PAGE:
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Recognizing Signs of Opioid Abuse

No parent wants to think that their child may be addicted to opioids. The problem of opioid abuse affects every community, no matter a person’s race or background. You can be doing everything right when it comes to parenting yet still find yourself faced with a situation where your teen has a problem with drugs. Destinations for Teens provides a safe environment for teens struggling with many types of opioid addiction. 

What Are Opioids?

Opioids belong to a class of drugs that blocks pain signals and causes intense euphoria. A few examples include fentanyl, morphine, codeine, hydrocodone, and oxycodone. People take opioids in various ways. They may crush the substance in pill form and add water and heat before injecting or smoking it. Some people combine it with other substances like benzodiazepines, cocaine, or alcohol, increasing the risk of an overdose and potential death. People can start with a dependency on prescription opioids, then progress to using heroin when their supply gets cut off. 

What Are the Signs of Opioid Use?

You may notice your teenager seeming like they are out of it or in a constant fog. You may have trouble getting them to focus on you or care about anything other than getting more drugs. Other signs of opioid use include:

  • Sliding in and out of consciousness
  • Constantly scratching at the skin
  • Signs of needle marks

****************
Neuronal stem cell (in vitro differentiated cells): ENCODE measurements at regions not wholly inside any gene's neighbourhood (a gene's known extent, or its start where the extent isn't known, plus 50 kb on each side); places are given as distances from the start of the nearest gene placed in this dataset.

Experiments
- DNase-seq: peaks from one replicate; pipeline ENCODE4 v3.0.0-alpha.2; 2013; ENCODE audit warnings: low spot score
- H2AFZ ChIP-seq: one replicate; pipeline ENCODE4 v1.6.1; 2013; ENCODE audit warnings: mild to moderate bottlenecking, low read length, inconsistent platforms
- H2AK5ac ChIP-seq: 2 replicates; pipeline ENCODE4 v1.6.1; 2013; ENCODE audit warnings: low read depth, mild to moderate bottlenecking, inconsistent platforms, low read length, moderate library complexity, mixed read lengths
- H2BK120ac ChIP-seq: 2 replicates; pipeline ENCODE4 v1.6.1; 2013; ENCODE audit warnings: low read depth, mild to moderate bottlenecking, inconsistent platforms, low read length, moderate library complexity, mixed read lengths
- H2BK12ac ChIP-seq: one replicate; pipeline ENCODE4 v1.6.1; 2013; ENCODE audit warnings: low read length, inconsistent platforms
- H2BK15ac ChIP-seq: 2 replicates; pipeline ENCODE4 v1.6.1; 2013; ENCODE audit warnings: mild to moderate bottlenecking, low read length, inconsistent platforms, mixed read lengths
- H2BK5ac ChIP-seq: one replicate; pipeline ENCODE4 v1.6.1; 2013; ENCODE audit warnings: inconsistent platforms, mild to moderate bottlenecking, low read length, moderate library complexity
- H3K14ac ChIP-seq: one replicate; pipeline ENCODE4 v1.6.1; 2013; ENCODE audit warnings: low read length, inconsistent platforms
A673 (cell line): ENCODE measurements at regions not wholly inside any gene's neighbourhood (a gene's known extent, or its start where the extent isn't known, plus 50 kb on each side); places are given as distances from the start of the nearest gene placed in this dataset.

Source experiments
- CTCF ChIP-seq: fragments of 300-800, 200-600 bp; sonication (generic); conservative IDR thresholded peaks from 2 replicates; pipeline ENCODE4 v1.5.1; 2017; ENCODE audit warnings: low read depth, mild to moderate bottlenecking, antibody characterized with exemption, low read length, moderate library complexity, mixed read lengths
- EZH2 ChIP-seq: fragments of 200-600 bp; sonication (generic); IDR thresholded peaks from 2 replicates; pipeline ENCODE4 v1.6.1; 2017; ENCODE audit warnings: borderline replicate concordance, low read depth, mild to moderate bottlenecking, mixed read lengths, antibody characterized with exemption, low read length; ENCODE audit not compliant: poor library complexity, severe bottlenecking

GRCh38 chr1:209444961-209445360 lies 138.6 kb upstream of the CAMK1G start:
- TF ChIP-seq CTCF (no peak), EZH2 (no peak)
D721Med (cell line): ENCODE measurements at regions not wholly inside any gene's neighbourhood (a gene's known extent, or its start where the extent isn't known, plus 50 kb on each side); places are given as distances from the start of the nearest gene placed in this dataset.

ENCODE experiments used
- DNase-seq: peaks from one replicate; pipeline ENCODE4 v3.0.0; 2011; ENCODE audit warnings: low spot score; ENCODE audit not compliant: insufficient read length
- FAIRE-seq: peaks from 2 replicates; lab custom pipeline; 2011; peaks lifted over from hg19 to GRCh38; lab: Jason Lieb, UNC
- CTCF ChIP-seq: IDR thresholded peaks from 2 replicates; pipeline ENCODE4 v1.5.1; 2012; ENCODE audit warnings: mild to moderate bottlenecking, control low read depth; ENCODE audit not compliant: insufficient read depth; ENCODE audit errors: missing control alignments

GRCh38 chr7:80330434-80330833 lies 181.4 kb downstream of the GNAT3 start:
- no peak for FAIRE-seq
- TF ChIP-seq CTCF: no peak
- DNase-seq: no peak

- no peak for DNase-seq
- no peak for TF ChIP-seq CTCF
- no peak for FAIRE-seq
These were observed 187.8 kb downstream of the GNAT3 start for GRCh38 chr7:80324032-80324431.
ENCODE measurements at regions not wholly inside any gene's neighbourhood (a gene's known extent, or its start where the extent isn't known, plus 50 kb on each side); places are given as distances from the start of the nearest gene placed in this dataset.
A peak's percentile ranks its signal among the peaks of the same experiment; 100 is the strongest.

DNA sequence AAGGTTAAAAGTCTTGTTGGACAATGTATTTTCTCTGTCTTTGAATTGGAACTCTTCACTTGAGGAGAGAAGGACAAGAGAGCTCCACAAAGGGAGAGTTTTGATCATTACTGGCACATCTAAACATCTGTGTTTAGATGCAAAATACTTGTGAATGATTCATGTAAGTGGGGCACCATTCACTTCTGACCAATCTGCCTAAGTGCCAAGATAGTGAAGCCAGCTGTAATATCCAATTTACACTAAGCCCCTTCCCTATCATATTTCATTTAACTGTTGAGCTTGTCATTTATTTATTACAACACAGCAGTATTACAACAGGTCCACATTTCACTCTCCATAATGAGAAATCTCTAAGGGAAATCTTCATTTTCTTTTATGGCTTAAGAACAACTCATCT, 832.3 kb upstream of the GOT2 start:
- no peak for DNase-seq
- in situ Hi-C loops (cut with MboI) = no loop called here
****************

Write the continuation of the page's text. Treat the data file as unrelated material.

• Small black pupils
  • Nausea
  • Vomiting

It’s up to you to get help for your child once you recognize signs of opioid addiction. Our staff at Destinations for Teens understands the impacts of drugs on a young person’s life. We designed our treatment programs to address young people’s unique needs and offer a better way forward that doesn’t involve using drugs. 

How Does Opioid Addiction develop into Heroin Addiction?

Teens may start off sneaking prescriptions like Vicodin out of their parent’s medicine cabinets. They may also gain access to prescription opioids by purchasing them from someone else. When they are unable to obtain more, they may try heroin so they can experience similar effects. Many young people get introduced to heroin use via their peers. It may be offered to them at a party in a crowd or on a one-on-one basis by someone they usually trust. All opioids similarly affect the brain. Heroin binds to opioid receptors in your brain and increases dopamine production, a neurotransmitter capable of heightening feelings of pleasure.  Your brain gets hooked on the excess dopamine and does everything possible to encourage you to provide it with more. That can lead to teens participating in increasingly desperate and dangerous behaviors to obtain more heroin. One of the biggest dangers of heroin addiction is the potential to overdose, especially if your teen mixes in other hazardous substances. 

How Can Teens Overcome Opioid Addiction?

Behavioral therapy and other forms of counseling can be beneficial in helping teens express what’s going on inside. Working through internal issues goes a long way toward helping young people overcome their addictive behaviors and find healthier ways of dealing with their problems. Destinations for Teens offers programs like:

Destinations for Teens provides help for teens and their families. Contact us today at 877.466.0620 if your child needs help overcoming opioid addiction. 

References: Maremmani A AGI, Maiello M, Carbone MG, et al. Towards a psychopathology specific to substance use disorder: should emotional responses to life events be included? Compr Psychiat. 2018;80:132–139.